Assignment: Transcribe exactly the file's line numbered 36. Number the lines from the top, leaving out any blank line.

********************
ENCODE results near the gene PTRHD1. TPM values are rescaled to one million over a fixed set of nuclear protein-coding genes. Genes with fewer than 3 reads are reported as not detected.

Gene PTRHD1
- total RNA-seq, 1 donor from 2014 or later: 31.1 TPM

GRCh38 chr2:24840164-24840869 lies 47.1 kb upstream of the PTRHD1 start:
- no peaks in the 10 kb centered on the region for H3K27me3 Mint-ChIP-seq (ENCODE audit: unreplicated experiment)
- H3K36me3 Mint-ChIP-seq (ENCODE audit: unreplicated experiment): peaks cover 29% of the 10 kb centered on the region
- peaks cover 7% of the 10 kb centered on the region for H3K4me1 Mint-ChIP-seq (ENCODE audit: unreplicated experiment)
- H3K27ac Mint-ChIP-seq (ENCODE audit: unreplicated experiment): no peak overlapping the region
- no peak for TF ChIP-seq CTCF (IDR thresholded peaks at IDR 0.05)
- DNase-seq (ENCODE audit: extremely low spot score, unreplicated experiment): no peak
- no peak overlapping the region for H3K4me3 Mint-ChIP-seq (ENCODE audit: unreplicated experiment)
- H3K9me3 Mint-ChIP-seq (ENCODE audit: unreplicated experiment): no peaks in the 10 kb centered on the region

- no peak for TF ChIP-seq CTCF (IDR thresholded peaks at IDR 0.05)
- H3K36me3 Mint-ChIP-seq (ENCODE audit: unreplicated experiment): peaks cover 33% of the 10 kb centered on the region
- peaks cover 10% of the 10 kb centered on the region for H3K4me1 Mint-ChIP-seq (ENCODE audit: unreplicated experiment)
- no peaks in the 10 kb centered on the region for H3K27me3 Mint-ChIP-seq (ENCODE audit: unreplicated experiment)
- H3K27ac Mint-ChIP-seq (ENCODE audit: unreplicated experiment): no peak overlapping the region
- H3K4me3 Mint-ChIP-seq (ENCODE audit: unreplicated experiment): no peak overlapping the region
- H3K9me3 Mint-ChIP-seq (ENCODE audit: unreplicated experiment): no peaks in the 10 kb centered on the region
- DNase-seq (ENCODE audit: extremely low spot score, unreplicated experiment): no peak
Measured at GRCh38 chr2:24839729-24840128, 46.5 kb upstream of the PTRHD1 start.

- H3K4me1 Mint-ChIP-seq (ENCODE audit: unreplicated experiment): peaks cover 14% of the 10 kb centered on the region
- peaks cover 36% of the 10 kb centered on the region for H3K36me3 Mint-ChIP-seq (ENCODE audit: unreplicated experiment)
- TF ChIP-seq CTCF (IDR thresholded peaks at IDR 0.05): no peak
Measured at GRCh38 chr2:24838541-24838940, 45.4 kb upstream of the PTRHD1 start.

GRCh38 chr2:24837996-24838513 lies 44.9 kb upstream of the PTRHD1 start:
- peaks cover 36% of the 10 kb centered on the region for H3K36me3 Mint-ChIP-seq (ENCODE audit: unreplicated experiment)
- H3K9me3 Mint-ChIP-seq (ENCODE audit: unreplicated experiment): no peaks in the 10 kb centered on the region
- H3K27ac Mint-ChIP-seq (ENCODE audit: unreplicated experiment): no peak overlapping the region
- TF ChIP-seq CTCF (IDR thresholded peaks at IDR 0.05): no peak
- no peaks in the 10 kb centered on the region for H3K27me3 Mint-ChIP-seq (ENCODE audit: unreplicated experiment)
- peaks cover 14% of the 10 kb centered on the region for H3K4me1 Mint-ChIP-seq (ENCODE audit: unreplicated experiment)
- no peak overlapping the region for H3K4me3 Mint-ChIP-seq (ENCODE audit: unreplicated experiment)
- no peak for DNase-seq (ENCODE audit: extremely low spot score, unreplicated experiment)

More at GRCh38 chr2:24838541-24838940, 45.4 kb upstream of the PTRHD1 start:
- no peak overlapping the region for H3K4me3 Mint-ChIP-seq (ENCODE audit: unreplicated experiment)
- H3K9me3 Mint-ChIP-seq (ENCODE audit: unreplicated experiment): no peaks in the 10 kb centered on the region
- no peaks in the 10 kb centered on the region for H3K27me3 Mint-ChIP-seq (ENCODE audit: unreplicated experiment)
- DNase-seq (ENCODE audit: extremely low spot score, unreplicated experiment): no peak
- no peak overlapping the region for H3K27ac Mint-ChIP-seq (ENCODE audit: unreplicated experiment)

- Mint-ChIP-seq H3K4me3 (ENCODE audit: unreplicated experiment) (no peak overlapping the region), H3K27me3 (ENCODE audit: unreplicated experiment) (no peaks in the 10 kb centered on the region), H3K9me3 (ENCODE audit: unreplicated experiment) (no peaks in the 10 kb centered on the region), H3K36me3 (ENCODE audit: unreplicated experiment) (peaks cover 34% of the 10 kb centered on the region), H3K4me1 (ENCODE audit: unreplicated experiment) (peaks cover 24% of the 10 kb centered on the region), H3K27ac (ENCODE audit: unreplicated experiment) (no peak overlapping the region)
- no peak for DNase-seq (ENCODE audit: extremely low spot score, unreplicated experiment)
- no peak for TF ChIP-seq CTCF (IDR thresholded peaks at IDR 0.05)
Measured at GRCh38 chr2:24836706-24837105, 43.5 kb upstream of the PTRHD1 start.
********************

- no peak overlapping the region for H3K4me3 Mint-ChIP-seq (ENCODE audit: unreplicated experiment)